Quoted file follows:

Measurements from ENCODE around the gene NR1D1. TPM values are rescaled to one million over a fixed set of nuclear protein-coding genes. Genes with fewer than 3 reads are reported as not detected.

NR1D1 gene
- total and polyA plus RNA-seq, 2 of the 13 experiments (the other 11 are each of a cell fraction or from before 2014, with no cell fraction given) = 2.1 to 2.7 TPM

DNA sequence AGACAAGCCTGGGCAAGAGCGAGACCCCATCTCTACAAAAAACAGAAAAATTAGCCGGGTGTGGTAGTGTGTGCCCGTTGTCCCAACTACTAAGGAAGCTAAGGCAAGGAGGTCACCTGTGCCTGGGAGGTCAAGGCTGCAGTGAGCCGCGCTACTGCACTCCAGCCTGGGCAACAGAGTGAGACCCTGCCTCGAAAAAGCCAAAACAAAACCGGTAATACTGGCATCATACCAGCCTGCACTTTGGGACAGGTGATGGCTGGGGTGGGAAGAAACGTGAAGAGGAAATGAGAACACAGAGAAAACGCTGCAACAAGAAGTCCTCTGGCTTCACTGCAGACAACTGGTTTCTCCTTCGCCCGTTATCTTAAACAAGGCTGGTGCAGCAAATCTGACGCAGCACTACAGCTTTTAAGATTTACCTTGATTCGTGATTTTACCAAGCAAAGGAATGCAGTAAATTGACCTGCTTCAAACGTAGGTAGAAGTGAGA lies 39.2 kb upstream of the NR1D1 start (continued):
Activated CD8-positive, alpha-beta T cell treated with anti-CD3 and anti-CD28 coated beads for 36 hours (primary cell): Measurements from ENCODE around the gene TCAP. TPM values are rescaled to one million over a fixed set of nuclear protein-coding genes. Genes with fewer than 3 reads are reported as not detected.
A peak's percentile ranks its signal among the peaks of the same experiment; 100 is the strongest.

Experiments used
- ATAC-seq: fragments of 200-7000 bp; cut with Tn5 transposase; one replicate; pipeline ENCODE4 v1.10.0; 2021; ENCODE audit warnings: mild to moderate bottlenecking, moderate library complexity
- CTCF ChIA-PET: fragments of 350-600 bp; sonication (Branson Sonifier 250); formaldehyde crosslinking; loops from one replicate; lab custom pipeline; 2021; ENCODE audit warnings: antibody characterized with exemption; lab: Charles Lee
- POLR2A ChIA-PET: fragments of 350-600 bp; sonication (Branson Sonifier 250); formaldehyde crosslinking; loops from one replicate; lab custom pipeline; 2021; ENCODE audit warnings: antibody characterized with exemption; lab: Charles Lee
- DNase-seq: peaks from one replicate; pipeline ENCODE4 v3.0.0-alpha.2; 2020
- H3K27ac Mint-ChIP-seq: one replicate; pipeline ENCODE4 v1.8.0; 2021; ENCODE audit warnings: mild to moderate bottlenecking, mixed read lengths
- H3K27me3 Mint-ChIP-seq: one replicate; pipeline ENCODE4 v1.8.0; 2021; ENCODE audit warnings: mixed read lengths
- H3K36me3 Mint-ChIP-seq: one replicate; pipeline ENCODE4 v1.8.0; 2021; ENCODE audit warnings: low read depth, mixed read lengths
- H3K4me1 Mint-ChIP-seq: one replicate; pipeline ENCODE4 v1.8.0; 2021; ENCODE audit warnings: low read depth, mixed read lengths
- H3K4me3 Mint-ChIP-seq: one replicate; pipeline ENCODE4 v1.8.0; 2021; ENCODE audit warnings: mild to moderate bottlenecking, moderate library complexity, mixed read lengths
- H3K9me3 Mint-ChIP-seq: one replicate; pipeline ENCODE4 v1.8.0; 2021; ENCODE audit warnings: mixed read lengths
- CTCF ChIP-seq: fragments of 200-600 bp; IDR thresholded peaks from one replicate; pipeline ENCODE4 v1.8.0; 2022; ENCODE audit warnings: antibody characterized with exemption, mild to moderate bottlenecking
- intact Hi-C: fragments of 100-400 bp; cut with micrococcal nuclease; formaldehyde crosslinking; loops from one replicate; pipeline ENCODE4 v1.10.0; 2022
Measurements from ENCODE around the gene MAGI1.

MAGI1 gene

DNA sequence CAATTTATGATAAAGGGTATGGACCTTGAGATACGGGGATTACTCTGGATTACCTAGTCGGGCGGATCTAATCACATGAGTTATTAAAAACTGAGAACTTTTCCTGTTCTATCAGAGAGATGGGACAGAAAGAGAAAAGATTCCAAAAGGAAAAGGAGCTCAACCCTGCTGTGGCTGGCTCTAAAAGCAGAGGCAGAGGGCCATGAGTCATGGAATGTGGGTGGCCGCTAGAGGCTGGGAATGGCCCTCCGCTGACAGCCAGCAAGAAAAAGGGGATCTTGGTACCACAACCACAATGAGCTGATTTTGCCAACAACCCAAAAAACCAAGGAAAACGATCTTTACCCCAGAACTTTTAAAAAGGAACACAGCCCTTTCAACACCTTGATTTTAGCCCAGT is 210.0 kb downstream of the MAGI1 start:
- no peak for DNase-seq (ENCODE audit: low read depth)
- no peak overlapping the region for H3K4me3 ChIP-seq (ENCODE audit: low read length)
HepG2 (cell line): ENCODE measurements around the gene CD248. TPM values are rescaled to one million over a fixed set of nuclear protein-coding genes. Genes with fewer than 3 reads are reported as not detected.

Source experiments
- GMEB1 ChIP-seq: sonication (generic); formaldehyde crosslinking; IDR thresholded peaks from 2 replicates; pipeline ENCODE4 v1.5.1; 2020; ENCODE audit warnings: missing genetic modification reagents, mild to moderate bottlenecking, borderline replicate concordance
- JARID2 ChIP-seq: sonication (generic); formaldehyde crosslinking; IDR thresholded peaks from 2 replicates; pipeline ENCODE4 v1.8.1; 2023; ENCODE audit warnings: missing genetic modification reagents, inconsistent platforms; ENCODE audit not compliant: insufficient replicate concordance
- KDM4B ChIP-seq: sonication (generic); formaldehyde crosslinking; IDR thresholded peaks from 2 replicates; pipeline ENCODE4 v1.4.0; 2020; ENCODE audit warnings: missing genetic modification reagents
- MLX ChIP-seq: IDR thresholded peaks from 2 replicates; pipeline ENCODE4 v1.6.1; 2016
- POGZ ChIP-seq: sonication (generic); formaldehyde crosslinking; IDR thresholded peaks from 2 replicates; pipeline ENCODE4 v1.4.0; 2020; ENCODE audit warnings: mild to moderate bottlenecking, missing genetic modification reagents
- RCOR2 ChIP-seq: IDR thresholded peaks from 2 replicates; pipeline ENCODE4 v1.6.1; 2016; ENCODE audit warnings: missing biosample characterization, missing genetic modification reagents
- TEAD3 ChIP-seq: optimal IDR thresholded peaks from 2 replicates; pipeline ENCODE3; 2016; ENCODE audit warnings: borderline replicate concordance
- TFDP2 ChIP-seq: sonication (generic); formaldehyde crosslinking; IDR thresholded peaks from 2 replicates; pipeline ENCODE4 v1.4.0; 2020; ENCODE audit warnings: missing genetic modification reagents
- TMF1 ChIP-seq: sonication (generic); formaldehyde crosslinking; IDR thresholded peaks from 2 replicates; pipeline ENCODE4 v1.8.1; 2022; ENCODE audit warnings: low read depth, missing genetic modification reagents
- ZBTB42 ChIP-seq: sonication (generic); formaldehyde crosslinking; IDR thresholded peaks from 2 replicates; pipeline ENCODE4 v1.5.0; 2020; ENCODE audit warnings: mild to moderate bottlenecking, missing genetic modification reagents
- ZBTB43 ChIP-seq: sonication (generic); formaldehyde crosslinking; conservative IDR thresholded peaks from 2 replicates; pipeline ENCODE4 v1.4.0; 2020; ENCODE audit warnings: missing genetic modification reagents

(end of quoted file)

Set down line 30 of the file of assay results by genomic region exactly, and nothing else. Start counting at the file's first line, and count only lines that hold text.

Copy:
- MLX ChIP-seq: IDR thresholded peaks from 2 replicates; pipeline ENCODE4 v1.6.1; 2016